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They Have Access, But No Perspective: A post about your child and pornography.

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To continue the conversation started around pornography and sexuality we began with recent post,  “The Talk” Isn’t Enough, I wanted to share with you a few more thoughts.

Here are some reasons we need this conversation:

  • I’ve heard from middle school students who consistently encounter pornography at school through friends and on their own.  We need this conversation because students are truly being educated by the internet and not their parents or trusted sources.
  • I’ve counseled students who consume pornography almost daily, daily, or multiple times daily.  We need this conversation because they have access, but they have no perspective for what they are doing.
  • Recently, in our community we have had issues that I’m willing to wager, trace back to pornography on some level.  We need this conversation because pornography has real life consequences and we aren’t talking enough about those.
  • Recently, my wife and I had to talk about whether or not our elementary age child was exposed to pornography on the bus.  We need this conversation because the average age of first viewing pornography is 11 years old.

This is a real problem with real consequences.  We could spend significant time talking about this issue from a brain development perspective, a healthy sex life (both form and function) perspective, a justice perspective or the societal reasons we should be engaged in this conversation, or from an interpersonal relationship perspective.

This topic was recently the cover of Time magazine.  I still remember the first time I read this Huffington Post article, “What I Wish I Knew Before Watching Porn”  and started exploring the far reaching effects of pornography.  I’m thankful for the work of Fight the New Drug, particularly on the way porn affects society.  Even if you are a parent of young children or an empty nester, there are compelling reasons for us to all be involved in this conversation, though that’s not what today is about.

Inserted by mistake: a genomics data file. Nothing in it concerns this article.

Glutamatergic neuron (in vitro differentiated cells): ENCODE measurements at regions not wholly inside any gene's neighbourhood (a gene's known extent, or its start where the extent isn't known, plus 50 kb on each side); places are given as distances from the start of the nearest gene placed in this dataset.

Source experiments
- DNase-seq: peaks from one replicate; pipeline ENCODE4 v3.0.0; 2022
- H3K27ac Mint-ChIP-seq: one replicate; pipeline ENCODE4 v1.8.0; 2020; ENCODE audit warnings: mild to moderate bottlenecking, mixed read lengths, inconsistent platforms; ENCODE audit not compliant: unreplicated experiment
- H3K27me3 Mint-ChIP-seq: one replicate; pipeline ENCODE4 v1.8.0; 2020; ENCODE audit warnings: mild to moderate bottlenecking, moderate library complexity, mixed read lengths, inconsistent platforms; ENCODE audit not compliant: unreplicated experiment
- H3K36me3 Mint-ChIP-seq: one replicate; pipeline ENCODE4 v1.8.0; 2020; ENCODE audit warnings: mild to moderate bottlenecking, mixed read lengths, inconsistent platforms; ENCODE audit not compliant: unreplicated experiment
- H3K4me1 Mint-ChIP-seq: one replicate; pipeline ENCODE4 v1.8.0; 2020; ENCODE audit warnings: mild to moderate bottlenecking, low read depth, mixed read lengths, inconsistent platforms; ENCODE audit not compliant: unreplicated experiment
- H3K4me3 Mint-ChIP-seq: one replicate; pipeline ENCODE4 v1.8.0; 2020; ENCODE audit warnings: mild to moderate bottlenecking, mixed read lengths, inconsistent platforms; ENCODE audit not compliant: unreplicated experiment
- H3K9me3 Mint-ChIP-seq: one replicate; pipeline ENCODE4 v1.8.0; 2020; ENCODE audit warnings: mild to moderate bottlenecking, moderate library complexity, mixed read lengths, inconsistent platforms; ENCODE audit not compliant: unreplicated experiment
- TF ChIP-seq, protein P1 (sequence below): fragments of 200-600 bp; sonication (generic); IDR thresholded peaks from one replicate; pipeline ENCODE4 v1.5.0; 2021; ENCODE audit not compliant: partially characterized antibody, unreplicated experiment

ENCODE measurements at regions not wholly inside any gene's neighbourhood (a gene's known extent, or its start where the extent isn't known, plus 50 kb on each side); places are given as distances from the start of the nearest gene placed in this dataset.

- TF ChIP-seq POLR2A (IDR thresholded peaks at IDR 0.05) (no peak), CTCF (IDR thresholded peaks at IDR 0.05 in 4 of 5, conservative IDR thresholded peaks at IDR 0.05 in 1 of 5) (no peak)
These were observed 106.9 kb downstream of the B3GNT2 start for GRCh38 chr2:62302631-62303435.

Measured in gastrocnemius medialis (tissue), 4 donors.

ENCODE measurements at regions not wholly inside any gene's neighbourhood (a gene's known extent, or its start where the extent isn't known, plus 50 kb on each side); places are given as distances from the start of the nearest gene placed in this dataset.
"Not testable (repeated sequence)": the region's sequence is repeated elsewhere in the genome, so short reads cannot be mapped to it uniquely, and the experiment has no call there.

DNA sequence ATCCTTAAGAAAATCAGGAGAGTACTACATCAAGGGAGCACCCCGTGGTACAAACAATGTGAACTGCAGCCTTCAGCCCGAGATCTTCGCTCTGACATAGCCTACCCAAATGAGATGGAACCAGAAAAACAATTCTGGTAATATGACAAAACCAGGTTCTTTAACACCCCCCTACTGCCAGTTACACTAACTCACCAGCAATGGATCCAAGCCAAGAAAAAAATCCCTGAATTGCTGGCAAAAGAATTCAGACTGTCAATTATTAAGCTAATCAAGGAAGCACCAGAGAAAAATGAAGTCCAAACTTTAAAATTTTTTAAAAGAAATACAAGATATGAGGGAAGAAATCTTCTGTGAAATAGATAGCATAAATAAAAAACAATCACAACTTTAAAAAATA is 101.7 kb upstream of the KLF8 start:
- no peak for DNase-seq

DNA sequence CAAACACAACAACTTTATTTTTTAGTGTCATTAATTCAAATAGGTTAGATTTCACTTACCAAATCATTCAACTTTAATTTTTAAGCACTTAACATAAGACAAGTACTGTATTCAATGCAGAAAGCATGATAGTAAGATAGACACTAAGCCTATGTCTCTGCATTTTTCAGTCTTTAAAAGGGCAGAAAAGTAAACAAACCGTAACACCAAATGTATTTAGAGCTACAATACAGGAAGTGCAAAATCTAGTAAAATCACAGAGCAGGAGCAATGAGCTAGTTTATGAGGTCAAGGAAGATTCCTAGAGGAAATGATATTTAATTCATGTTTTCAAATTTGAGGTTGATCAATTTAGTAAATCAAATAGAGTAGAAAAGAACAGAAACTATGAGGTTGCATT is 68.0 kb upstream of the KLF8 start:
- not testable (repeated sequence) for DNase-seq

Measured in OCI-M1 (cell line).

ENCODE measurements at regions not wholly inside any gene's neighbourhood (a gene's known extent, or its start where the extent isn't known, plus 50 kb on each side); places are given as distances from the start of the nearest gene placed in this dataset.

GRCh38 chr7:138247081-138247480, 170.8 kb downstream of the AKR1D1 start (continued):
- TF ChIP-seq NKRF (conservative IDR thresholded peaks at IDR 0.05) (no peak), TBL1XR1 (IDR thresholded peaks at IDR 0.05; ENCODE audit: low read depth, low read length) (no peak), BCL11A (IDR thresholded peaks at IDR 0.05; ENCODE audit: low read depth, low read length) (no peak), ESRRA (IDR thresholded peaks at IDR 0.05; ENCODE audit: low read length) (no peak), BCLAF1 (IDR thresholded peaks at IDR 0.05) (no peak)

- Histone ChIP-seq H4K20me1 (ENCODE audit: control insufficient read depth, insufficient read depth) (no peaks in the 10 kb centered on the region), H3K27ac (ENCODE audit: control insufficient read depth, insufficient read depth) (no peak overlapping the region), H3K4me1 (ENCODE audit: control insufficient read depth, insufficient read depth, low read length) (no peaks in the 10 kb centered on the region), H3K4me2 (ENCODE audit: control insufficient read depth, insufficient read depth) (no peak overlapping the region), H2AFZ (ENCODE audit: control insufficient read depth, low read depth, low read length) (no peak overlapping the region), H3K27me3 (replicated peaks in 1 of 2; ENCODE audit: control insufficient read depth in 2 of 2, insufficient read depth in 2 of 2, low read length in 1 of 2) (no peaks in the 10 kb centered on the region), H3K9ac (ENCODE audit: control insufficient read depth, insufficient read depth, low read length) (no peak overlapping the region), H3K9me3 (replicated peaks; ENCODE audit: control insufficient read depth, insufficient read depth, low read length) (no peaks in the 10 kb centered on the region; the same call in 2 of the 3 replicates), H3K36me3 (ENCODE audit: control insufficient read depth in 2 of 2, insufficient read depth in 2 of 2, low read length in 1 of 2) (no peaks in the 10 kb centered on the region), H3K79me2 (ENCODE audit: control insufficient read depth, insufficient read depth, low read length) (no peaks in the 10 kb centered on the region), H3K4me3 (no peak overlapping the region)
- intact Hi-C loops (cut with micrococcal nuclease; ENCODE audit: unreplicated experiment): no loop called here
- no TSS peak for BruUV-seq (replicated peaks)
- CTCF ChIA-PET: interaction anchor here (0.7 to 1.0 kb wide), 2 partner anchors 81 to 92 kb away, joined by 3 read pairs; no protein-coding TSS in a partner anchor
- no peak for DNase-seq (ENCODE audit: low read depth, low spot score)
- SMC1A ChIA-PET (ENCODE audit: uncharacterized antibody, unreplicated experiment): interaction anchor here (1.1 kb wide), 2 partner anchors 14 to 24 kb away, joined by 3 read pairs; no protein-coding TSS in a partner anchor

WHAT THIS IS ABOUT

I can promise you the students engaging with porn on a daily basis have no perspective of how they might be changing their brains or how they might be destroying their ability to sexually perform or how they might be contributing to the enslavement of young girls.  There are other things they don’t know as well.

“They don’t know the language of face to face contact…constant arousal, change, novelty excitement makes them out of sync with the pace of relationships – relationships which build slowly.”

–Psychologist Philip Zimbardo, in article Sex Before Kissing

They have the access to porn, but they have no perspective for what they are dealing with.

However, this isn’t about those things today, (though I encourage you to look into them and educate yourself and educate your son or daughter).

This is about something different.

This is about what we were created for.

It’s about who you are.  It’s about who you are becoming.

This is about hope not fear.

Hope that no matter what darkness we encounter, the light of Jesus exposes and heals and renews and rebuilds.

In scripture, we understand that God created us for connection, intimacy, and relationship.  We see that God created sex and he called it good.  We see that God placed it in a context – “for this reason a man shall leave his family and be united to his wife and the two will become one flesh”.